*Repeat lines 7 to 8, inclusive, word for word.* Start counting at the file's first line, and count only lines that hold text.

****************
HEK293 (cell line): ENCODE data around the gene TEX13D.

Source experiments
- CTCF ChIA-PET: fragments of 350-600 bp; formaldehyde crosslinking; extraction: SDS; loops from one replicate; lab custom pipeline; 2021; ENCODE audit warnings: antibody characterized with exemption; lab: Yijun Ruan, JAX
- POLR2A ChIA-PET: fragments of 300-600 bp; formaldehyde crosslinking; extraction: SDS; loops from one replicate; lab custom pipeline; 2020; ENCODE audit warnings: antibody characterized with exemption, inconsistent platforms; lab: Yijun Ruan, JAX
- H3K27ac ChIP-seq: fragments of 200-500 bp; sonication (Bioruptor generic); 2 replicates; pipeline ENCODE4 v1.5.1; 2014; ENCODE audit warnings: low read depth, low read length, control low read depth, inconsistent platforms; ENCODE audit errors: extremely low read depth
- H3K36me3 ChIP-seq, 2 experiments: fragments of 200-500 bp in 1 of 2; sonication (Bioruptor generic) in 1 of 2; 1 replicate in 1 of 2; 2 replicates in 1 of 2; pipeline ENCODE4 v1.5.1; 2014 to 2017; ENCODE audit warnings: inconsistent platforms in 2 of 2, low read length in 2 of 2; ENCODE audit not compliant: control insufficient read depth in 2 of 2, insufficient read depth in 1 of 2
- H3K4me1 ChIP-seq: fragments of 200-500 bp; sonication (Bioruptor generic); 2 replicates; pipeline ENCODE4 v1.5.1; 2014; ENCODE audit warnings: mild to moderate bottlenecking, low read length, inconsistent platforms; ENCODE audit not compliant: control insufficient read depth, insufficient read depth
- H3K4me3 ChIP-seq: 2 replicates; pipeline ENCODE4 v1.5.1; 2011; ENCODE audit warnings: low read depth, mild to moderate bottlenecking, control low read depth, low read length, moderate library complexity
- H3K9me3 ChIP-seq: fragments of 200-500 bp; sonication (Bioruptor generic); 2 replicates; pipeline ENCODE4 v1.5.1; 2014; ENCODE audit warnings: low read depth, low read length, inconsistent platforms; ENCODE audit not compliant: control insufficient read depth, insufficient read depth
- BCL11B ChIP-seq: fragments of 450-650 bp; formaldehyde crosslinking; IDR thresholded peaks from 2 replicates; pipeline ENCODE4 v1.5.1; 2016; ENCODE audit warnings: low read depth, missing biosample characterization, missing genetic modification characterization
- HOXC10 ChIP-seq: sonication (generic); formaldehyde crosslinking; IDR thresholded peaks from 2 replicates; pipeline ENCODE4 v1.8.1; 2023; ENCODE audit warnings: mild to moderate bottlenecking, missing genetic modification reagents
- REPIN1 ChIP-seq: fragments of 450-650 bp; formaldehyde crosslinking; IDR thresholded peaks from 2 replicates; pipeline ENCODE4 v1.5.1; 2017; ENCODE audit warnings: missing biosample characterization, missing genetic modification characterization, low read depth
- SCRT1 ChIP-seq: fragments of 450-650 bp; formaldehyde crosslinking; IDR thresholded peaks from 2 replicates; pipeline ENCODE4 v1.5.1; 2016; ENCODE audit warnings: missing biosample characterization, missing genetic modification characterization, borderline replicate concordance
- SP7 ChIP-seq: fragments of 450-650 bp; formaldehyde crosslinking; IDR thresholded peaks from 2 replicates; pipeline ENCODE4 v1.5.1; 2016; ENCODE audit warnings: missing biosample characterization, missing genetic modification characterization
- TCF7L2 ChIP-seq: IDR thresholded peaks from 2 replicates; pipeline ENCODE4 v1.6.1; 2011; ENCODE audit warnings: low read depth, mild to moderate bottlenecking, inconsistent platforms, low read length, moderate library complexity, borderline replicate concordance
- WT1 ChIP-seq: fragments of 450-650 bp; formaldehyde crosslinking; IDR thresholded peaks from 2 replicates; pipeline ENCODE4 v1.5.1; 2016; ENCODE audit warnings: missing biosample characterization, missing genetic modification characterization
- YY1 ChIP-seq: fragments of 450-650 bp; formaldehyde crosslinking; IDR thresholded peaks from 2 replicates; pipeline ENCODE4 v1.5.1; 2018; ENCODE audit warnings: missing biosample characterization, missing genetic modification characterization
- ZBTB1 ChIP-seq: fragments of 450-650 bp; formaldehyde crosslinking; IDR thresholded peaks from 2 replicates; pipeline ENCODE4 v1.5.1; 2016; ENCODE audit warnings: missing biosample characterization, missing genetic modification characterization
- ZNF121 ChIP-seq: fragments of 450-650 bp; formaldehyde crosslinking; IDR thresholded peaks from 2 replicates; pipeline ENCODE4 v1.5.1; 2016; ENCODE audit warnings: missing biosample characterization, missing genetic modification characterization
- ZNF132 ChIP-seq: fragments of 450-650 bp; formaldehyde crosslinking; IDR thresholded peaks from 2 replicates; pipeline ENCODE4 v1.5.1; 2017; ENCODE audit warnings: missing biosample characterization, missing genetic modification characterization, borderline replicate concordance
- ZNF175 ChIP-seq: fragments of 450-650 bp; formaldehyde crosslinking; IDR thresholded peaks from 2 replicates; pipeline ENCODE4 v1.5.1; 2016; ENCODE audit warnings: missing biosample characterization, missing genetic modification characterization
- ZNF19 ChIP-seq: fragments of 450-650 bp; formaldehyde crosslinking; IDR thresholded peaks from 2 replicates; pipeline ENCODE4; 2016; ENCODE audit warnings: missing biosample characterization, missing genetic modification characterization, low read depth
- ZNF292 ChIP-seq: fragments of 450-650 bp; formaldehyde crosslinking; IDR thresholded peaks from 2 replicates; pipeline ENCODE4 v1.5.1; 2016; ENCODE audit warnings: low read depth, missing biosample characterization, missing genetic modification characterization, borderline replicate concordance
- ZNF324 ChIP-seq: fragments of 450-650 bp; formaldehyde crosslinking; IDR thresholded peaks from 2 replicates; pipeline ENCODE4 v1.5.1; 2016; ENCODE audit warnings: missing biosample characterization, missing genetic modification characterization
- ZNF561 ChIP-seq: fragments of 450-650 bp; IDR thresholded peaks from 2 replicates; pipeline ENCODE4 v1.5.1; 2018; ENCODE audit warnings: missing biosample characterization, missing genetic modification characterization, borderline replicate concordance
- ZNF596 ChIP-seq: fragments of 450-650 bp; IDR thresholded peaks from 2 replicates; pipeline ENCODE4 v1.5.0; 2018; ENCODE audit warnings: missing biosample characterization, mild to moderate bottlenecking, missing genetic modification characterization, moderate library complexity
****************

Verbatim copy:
- H3K4me1 ChIP-seq: fragments of 200-500 bp; sonication (Bioruptor generic); 2 replicates; pipeline ENCODE4 v1.5.1; 2014; ENCODE audit warnings: mild to moderate bottlenecking, low read length, inconsistent platforms; ENCODE audit not compliant: control insufficient read depth, insufficient read depth
- H3K4me3 ChIP-seq: 2 replicates; pipeline ENCODE4 v1.5.1; 2011; ENCODE audit warnings: low read depth, mild to moderate bottlenecking, control low read depth, low read length, moderate library complexity